3. A transmitter for radiating pulsed carrier signals representative of a plurality of n data signals applied thereto, said transmitter comprising: rst means for periodically generating a synchronizing pulse having a lirst duration; second means receptive of the n data signals and operable in response thereto to respectively produce n data pulses of a second duration and of a variable time spacing therebetween between successive synch pulses, the variable time spacing between said data pulses respectively corresponding to the amplitude dilferences between said applied data signals; and third means coupled to said second means for generating pulsed carrier signals in response to said synch and data pulses.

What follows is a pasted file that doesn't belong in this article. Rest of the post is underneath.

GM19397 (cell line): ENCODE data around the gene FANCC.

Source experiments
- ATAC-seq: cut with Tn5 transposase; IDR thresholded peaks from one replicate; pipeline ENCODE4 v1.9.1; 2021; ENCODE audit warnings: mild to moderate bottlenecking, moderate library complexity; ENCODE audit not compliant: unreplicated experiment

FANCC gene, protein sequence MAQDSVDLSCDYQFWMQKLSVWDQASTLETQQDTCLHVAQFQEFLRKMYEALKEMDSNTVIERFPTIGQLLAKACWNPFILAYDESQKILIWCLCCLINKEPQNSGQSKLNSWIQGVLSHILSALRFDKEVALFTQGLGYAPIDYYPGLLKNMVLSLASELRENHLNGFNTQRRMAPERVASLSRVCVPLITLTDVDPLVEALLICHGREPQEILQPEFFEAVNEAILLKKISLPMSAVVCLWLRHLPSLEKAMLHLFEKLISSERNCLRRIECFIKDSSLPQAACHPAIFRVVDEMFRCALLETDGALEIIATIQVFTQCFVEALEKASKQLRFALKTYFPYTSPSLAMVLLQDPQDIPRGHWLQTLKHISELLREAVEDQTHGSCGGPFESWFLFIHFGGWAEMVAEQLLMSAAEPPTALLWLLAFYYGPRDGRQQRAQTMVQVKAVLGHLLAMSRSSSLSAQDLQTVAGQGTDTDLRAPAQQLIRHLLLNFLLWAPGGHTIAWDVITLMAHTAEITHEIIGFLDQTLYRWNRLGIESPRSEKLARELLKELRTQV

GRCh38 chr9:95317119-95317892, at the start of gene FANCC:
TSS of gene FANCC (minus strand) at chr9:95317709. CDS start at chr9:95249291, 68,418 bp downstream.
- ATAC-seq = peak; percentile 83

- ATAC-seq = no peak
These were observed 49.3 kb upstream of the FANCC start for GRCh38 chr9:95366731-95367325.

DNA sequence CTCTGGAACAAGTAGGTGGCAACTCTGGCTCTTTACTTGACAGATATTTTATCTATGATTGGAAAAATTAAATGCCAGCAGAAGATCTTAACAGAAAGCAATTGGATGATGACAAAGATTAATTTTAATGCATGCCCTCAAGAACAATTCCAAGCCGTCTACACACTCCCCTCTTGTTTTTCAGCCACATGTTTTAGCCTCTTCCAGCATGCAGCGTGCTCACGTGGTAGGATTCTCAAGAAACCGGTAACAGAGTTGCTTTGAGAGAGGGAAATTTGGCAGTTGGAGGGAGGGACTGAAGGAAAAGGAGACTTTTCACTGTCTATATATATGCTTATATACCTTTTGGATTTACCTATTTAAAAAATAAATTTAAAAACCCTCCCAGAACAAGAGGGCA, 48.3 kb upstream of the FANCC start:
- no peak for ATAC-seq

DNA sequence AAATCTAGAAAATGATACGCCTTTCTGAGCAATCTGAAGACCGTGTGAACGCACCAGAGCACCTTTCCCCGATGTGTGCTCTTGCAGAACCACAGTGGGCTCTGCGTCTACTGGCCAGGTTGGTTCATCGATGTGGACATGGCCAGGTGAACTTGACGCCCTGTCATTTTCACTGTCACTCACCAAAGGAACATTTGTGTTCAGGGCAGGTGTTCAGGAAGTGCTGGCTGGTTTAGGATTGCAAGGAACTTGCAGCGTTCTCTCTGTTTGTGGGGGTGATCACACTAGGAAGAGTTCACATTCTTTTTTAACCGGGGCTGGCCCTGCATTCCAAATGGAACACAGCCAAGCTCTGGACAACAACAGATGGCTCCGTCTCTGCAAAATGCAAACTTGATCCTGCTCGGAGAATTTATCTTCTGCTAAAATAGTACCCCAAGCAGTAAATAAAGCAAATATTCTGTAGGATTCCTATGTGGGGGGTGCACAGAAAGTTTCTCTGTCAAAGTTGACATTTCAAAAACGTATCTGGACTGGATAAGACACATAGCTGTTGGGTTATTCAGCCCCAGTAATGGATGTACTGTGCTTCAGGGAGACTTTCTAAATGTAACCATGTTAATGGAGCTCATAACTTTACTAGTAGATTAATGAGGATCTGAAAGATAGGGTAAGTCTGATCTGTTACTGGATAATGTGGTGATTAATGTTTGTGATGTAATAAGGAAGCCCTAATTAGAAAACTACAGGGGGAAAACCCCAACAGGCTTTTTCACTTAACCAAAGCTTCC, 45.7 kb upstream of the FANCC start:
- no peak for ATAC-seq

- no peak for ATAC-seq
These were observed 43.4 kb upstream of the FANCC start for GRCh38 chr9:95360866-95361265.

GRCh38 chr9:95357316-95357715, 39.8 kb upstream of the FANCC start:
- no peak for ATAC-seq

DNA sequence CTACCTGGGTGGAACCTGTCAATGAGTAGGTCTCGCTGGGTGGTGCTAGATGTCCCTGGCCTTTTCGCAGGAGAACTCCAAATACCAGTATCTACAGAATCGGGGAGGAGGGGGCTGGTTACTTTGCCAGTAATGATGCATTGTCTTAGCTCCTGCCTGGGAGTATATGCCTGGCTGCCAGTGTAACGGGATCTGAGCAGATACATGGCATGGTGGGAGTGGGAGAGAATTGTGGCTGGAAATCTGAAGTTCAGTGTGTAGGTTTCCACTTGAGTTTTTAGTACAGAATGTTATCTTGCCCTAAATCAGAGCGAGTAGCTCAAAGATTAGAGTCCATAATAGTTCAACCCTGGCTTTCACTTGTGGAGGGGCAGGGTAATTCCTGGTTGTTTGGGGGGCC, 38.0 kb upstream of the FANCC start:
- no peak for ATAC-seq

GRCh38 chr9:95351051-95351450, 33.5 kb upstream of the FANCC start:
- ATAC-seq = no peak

4. A transmitter for radiating pulsed carrier signals representative of a pluralityof n data signals applied thereto, where n is an integer greater than zero, said transmitter comprising: a commutator for sampling each of the n applied data signals during a predetermined interval of time, said commutator generating a synch pulse between successive time intervals; oscillator means for generating a train of clock pulses; voltage means coupled to said oscillator means and operable in response to the clock pulses 4therefrom Afor producing a staircase voltage during each data sampling period that increases by equal increments; a coincidence circuit coupled to said commutator and to said voltage means for producing a data pulse of a first duration during each data sampling period when a staircase voltage becomes equal to a data voltage sample, thereby producing n data pulses of variable time spacing therebetween during each interval of time; synch means coupled to said commutator and operable in response to each synch pulse therefrom for producing another synch pulse of a second duration; and pulse modulator means coupled to said coincidence circuit and to said synch 'means and respectively operable in response to the data and synch pulses'therefrom for producing pulsed carrier signals.